• Immutable Page
  • Info
  • Attachments


About Me

I'm a researcher at Inria, in Paris France. I develop the tool Coccinelle, which allows easy matching and transformation of C code. Coccinelle has been designed with the goal of contributing to Linux development, but it can also be used on other C code.

Please write to me directly if you would like to apply to the Coccinelle Outreachy project.


It would be a good idea to start with the first challenge problem, to check that you know how to use the tool properly. The remaining challenge problems can be done in any order. It is not obligatory to do all of them. You may find other things that can be done with Coccinelle. Sources of inspiration may be the results of checkpatch and patches that have been applied to the kernel in the past. Any kind of problem that occurs over and over might be amenable to being solved with Coccinelle.

These challenge problems may apply to many files in the kernel. Pick a few files, and send patches for those. Once they have been accepted, consider moving on to another challenge problem. You will get a better understanding of Coccinelle if you use it for many different things than if you use it do one thing over and over.

There are many examples of uses of Coccinelle, in previous patches, in the kernel source tree in the scripts/coccinelle directory, and at coccinellery. If you use a script that is already in the Linux kernel, you don't need to include the script in your commit log, but rather something like Generate-by: sripts/coccinelle/misc/badty.cocci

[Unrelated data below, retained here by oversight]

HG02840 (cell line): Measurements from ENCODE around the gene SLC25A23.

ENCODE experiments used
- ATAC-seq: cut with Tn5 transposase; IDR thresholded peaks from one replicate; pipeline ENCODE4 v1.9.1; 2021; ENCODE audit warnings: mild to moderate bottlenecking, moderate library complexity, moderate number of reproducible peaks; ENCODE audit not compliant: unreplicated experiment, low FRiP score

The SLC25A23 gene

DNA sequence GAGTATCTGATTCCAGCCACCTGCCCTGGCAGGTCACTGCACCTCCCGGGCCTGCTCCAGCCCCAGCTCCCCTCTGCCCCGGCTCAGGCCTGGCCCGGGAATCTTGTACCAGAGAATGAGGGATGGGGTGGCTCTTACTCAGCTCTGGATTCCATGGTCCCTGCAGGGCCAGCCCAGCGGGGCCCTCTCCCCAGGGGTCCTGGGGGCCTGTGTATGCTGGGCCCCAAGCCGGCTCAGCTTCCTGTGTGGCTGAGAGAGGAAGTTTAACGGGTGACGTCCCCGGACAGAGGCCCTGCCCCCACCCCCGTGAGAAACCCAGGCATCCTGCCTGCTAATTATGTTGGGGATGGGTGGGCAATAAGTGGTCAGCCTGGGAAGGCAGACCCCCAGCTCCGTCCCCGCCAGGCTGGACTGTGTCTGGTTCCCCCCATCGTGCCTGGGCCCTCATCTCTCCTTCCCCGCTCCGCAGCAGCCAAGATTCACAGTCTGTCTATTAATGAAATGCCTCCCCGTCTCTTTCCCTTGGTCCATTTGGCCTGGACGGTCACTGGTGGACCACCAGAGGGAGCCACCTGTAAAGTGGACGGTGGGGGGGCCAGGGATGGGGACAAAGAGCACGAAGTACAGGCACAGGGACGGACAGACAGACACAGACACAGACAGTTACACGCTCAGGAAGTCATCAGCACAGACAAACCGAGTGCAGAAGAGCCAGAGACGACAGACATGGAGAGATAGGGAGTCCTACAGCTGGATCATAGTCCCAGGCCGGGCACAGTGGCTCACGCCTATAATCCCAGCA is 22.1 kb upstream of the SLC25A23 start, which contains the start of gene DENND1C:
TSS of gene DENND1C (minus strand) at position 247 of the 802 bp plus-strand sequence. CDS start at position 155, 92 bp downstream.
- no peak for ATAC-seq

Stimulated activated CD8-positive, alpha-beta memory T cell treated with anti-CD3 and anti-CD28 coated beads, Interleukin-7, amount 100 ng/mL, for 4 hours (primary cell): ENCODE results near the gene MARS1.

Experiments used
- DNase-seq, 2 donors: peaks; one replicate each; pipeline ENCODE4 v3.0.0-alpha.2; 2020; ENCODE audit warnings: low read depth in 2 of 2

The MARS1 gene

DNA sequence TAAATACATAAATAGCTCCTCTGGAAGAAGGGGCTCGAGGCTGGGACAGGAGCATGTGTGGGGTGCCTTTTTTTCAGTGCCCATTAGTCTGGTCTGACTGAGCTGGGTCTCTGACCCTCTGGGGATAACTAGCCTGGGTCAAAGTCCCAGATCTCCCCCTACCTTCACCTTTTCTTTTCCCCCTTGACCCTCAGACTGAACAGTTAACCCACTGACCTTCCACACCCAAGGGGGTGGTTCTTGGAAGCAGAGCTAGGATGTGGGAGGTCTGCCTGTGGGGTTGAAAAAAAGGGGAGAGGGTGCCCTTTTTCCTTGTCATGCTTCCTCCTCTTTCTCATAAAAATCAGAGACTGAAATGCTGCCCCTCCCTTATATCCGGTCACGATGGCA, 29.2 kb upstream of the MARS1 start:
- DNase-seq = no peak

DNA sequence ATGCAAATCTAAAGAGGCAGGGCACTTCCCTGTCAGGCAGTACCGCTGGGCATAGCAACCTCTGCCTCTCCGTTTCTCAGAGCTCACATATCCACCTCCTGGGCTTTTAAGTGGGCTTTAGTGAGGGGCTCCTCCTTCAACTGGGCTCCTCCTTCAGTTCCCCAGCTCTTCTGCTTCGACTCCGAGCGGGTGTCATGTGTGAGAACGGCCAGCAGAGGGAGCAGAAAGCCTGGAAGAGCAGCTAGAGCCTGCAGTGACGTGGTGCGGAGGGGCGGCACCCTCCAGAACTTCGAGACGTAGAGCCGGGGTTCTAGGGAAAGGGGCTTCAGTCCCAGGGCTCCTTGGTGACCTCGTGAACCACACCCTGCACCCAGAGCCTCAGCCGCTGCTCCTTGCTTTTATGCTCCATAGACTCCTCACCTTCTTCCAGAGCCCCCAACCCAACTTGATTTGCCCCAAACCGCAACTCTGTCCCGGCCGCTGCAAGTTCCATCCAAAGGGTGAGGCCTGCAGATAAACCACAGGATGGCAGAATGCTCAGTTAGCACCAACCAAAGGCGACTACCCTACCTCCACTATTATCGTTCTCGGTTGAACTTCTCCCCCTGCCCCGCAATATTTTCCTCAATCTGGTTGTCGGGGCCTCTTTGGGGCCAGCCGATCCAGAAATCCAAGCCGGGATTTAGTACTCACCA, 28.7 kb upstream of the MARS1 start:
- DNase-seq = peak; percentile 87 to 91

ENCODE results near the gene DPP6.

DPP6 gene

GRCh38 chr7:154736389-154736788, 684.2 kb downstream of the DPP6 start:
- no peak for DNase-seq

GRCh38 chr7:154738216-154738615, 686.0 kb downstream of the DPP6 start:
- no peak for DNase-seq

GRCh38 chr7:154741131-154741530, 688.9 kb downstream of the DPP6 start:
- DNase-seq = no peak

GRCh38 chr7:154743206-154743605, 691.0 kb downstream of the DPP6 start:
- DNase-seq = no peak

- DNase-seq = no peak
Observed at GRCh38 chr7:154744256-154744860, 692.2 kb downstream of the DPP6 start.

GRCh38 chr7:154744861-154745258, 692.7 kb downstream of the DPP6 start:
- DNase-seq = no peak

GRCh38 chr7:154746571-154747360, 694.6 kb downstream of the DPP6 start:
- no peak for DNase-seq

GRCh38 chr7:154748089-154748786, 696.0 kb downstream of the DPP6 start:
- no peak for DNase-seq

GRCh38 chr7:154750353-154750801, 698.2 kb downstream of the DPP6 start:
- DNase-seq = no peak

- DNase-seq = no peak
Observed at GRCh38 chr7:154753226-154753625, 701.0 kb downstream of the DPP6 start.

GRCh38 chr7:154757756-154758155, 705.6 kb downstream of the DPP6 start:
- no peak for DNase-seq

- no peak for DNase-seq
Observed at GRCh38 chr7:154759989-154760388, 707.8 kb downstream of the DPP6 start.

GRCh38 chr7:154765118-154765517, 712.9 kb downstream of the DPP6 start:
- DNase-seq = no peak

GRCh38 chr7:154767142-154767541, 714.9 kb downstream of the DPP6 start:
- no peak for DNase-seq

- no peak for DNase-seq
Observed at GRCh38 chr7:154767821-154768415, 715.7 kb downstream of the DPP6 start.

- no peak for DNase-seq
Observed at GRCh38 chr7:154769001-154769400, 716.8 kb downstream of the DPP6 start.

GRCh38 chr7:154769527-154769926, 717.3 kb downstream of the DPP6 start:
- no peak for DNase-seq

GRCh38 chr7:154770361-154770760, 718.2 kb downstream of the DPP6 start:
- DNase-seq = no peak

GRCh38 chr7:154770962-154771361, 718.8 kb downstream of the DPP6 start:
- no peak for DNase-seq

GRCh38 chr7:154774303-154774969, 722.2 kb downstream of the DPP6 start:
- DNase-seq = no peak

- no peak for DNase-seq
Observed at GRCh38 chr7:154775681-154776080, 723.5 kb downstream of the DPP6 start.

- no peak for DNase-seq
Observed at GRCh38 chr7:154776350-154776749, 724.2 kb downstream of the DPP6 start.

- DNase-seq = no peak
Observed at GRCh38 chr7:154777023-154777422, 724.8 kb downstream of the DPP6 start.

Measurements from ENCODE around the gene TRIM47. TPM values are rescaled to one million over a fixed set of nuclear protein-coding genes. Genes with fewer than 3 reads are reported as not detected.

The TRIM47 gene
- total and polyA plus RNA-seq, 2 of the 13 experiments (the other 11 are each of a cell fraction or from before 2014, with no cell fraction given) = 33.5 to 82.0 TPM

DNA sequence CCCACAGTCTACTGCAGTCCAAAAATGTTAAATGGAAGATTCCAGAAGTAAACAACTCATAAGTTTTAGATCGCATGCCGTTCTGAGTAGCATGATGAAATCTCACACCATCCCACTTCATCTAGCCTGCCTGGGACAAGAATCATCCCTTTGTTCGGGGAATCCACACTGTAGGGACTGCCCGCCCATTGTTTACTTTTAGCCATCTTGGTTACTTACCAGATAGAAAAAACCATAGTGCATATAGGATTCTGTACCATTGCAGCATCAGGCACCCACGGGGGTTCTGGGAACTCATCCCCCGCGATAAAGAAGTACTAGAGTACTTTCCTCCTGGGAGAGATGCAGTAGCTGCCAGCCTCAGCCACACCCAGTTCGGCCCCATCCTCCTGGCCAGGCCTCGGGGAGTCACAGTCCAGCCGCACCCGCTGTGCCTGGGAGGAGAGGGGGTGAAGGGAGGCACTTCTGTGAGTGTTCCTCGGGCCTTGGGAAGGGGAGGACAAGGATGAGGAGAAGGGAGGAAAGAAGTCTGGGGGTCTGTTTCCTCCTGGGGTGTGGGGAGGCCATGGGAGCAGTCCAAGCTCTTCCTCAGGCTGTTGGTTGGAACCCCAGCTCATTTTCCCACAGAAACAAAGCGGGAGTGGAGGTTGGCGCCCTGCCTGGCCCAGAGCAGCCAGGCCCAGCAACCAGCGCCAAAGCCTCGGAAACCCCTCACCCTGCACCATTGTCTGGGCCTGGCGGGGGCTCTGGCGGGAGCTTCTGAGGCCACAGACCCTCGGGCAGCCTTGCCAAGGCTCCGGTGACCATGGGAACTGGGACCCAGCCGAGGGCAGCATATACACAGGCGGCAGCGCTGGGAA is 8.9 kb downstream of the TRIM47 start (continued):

A tutorial for Coccinelle is available here. These are slides that are intended to be presented, but they may be understandable independently of the presentation. Please note that the tutorial focuses on the source code of Linux 3.2, and so the patches created in doing the exercises of the tutorial are not suitable for submission to the opw-kernel mailing list. Doing the tutorial also does not count as a contribution to the project.

Coccinelle challenge problem 1

Consider the following function, from drivers/staging/most/hdm-dim2/dim2_sysfs.c

static ssize_t bus_kobj_attr_store(struct kobject *kobj, struct attribute *attr,
                                   const char *buf, size_t count)
        ssize_t ret;
        struct medialb_bus *bus =
                container_of(kobj, struct medialb_bus, kobj_group);
        struct bus_attr *xattr = container_of(attr, struct bus_attr, attr);

        if (!xattr->store)
                return -EIO;

        ret = xattr->store(bus, buf, count);
        return ret;

In this function, the last two lines could be compressed into one, as:

static ssize_t bus_kobj_attr_store(struct kobject *kobj, struct attribute *attr,